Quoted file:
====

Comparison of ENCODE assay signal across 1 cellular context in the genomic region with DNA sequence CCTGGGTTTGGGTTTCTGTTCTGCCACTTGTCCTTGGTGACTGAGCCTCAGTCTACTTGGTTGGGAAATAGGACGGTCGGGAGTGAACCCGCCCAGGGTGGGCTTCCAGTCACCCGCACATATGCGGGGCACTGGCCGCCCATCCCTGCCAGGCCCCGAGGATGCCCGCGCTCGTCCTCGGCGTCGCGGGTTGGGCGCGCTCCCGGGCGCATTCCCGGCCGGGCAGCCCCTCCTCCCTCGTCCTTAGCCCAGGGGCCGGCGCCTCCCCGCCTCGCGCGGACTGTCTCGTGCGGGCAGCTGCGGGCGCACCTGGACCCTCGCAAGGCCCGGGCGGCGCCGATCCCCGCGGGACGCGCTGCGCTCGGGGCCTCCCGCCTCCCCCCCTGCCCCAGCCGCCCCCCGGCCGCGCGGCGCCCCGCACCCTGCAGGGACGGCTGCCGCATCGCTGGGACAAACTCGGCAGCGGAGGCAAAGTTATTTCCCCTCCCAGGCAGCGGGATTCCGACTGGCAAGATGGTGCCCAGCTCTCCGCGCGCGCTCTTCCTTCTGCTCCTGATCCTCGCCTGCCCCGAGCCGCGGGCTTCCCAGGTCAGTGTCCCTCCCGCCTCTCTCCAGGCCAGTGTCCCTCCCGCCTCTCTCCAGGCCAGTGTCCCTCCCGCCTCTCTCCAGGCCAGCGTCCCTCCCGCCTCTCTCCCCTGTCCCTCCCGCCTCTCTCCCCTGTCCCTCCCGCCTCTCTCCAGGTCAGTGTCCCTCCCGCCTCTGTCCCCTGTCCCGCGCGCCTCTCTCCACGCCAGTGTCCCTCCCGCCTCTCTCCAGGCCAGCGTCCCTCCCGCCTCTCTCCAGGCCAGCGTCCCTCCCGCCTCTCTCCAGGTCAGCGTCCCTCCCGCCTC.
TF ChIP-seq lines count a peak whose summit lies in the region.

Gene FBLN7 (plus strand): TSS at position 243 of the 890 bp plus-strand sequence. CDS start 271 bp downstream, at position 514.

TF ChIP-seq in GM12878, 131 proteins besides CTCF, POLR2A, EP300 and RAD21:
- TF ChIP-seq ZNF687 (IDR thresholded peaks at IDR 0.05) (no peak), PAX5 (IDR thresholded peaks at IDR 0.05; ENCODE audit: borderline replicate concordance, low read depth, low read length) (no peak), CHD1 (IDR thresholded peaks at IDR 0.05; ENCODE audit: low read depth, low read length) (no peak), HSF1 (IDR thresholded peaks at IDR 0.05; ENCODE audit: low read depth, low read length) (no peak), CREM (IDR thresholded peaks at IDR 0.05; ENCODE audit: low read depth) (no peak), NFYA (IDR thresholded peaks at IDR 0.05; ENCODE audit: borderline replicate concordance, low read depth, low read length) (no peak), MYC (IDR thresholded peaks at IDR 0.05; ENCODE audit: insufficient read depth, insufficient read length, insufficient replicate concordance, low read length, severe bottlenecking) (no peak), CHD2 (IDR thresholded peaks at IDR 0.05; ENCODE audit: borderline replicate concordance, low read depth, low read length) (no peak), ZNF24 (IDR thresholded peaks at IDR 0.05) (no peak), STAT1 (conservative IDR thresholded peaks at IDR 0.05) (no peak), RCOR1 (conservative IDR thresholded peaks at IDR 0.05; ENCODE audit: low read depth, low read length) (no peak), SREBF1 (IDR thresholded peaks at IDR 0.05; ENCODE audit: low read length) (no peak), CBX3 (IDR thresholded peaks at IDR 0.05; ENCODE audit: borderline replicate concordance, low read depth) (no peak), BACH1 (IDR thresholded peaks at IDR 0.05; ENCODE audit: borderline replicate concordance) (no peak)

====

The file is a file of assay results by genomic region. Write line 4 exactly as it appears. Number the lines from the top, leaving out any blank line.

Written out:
TF ChIP-seq in GM12878, 131 proteins besides CTCF, POLR2A, EP300 and RAD21: